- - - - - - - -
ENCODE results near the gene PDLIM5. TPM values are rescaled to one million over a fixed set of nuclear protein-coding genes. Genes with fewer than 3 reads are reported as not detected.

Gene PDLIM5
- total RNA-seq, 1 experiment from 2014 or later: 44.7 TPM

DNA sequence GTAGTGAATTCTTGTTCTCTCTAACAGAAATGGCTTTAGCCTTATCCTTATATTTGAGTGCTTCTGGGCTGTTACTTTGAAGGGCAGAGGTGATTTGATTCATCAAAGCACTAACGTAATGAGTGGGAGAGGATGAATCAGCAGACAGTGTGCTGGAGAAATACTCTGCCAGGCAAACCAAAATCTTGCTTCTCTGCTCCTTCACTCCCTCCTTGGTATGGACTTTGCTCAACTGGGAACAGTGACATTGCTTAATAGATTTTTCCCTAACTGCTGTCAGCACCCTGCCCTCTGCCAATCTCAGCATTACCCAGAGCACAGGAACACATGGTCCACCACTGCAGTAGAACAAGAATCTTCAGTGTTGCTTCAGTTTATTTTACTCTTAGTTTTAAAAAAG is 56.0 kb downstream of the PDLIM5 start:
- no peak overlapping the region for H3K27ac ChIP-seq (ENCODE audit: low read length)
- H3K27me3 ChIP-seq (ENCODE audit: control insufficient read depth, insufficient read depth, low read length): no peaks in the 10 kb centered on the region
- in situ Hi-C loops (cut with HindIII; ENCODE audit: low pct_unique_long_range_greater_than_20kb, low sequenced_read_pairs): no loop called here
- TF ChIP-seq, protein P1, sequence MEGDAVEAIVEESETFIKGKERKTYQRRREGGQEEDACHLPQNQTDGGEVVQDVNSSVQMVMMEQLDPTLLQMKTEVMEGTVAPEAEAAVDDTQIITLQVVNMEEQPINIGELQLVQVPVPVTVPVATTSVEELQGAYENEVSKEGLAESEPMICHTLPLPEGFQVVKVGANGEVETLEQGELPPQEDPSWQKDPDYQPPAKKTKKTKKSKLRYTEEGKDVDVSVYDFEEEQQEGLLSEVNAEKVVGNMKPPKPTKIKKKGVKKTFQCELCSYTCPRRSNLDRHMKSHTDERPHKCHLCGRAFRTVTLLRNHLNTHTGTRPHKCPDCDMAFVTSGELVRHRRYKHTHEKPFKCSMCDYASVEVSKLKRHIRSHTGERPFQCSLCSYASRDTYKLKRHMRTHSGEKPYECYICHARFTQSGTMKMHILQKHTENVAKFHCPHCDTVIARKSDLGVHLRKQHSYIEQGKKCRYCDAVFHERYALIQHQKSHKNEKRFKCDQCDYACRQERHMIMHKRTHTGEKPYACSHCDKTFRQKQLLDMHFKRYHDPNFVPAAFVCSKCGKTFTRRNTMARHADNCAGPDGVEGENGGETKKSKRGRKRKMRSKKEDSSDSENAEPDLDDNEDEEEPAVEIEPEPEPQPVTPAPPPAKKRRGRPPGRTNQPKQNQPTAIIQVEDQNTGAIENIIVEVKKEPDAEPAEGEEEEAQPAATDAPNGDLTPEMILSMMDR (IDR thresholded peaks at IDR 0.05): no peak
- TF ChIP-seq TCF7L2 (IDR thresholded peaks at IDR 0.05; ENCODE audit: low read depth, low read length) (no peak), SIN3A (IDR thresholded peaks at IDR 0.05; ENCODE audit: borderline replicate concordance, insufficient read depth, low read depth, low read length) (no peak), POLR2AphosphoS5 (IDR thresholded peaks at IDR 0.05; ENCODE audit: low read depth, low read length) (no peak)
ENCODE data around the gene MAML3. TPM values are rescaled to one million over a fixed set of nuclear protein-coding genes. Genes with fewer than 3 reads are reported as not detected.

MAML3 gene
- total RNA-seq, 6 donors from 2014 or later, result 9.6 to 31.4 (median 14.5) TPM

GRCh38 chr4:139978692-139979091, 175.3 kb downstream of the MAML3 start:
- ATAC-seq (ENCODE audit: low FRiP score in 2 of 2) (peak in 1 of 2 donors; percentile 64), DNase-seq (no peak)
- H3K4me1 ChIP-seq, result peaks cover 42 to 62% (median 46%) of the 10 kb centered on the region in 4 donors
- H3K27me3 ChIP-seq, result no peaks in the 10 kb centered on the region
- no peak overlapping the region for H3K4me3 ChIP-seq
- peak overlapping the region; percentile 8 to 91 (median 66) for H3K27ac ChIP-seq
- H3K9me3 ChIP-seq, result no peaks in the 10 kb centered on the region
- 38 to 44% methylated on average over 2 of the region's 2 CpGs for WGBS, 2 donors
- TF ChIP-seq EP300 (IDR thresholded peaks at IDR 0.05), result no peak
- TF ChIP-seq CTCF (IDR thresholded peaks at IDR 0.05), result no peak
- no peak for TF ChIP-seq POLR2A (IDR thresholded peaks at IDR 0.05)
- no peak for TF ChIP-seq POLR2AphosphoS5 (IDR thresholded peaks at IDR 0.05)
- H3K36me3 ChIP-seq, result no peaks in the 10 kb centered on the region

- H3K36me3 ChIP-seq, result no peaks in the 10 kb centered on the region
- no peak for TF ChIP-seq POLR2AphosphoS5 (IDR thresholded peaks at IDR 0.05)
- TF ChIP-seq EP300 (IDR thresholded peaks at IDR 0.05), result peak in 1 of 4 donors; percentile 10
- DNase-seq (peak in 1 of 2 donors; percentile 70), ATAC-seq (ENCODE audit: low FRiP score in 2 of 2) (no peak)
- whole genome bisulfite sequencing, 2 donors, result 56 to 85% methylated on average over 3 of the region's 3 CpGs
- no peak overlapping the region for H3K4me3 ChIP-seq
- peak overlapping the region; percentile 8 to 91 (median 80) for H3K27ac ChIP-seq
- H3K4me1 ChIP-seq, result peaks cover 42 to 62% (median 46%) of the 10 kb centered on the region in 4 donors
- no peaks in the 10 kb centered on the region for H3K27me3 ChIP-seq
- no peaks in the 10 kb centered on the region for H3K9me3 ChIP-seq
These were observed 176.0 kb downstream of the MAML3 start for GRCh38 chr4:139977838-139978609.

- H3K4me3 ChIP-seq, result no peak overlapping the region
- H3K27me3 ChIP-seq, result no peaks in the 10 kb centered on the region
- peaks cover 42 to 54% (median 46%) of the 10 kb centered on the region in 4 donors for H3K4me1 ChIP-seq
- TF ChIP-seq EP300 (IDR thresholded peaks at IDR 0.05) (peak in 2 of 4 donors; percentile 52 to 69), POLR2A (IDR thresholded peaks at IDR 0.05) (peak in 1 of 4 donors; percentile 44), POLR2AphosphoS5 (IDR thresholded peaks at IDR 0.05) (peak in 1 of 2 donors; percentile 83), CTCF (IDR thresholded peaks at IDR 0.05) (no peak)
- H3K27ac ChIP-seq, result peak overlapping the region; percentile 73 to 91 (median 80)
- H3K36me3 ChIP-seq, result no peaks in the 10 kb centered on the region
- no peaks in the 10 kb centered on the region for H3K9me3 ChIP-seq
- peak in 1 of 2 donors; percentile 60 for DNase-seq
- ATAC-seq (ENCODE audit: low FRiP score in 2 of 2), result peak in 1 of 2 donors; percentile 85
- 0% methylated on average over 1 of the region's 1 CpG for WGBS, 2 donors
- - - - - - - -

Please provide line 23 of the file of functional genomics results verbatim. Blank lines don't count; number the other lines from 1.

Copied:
- no peak for TF ChIP-seq POLR2A (IDR thresholded peaks at IDR 0.05)